Foreign Direct Investment and Wages in Indonesian Manufacturing
This paper asks two types of questions. One is about the behavior of foreign-owned firms in Indonesian labor markets and the other is about the effect of the presence of foreign-owned firms on Indonesian wages. We ask first whether foreign-owned plants pay a higher price for labor, that is, more than locally-owned plants for workers of a given quality, as we can measure it. We then ask whether foreign-owned plants pay a higher price for labor given the characteristics of the plants such as their size, industry, and location. The answer is that foreign firms do pay a higher price, and even a higher price given their plant characteristics. The second set of questions is whether a larger presence of foreign-owned plants results in higher wages in locally-owned plants and overall. Higher foreign presence leads to higher wages in locally-owned plants. Since the foreign plants also pay higher wages than locally-owned ones, the two factors together mean that higher foreign presence raises the general wage level in a province and industry.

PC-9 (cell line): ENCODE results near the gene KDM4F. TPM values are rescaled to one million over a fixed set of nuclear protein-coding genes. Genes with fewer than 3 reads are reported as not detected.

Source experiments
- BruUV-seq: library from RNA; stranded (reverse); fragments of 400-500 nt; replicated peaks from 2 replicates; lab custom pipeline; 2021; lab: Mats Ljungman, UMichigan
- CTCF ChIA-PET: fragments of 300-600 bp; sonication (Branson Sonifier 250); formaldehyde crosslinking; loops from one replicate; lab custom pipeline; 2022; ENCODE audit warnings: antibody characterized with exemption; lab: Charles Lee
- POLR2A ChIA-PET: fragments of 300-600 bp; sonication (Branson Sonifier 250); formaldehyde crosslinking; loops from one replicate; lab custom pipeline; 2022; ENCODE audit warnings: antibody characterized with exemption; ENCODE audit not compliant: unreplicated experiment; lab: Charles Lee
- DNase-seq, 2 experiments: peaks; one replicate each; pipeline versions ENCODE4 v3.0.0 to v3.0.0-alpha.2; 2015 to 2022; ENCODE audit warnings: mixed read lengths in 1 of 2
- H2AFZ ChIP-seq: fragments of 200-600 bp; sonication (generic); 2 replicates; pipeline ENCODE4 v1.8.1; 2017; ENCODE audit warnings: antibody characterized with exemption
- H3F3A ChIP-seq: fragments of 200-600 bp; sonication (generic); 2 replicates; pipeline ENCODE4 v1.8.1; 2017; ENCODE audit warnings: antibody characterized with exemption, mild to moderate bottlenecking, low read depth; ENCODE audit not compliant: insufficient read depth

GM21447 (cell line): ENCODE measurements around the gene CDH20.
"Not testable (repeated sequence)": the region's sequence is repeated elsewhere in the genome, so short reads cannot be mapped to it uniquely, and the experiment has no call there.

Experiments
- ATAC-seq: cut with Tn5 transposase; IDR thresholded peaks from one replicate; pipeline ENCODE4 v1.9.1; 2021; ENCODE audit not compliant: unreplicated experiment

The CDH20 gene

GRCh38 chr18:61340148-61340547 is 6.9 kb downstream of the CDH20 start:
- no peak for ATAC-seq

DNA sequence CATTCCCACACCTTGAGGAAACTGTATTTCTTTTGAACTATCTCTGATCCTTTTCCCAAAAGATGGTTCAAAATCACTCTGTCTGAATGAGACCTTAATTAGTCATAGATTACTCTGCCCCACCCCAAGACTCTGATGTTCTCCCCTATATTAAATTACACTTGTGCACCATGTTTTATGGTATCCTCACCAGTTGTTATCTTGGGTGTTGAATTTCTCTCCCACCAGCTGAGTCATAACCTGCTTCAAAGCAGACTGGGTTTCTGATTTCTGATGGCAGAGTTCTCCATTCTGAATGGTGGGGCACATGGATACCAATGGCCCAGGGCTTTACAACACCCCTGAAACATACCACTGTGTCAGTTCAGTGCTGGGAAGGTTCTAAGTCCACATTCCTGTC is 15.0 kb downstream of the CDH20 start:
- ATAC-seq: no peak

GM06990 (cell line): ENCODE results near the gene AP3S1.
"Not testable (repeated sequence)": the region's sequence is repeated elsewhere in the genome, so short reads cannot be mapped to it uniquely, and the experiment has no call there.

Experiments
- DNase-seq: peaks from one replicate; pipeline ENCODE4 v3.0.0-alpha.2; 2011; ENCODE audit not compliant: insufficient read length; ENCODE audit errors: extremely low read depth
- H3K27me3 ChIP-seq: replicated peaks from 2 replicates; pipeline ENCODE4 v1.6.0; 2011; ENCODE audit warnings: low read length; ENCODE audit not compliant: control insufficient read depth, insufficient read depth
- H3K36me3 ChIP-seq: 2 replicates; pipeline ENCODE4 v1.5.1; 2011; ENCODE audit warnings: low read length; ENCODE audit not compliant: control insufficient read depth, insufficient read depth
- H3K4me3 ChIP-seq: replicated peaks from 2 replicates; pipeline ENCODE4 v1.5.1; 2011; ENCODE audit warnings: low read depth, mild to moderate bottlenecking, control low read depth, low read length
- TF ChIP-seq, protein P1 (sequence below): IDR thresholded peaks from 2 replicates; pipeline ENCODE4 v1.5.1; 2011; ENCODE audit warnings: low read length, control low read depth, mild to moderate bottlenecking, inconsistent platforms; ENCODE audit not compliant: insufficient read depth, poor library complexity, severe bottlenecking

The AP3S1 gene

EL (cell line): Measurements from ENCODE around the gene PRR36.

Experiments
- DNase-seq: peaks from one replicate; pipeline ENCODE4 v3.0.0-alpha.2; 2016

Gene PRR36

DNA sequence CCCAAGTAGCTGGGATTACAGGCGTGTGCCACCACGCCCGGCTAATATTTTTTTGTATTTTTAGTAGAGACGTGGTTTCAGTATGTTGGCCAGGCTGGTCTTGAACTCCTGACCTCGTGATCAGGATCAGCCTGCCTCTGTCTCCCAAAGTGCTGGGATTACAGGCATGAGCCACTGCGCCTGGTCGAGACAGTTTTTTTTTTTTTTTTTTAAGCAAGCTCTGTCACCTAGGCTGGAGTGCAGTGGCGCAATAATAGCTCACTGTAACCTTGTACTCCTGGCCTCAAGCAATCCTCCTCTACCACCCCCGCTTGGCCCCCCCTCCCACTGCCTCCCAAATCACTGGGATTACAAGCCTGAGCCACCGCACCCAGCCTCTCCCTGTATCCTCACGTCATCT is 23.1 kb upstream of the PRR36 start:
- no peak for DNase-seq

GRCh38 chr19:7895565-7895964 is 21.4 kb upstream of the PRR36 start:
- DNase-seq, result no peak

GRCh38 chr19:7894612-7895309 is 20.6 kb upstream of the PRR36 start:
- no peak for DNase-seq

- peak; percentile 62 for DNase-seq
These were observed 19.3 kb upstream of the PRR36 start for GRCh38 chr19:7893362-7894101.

|Date of creation:||May 2001|
|Date of revision:|
|Publication status:||published as Lipsey, Robert E. & Sjoholm, Fredrik, 2004. "Foreign direct investment, education and wages in Indonesian manufacturing," Journal of Development Economics, Elsevier, vol. 73(1), pages 415-422, February.|
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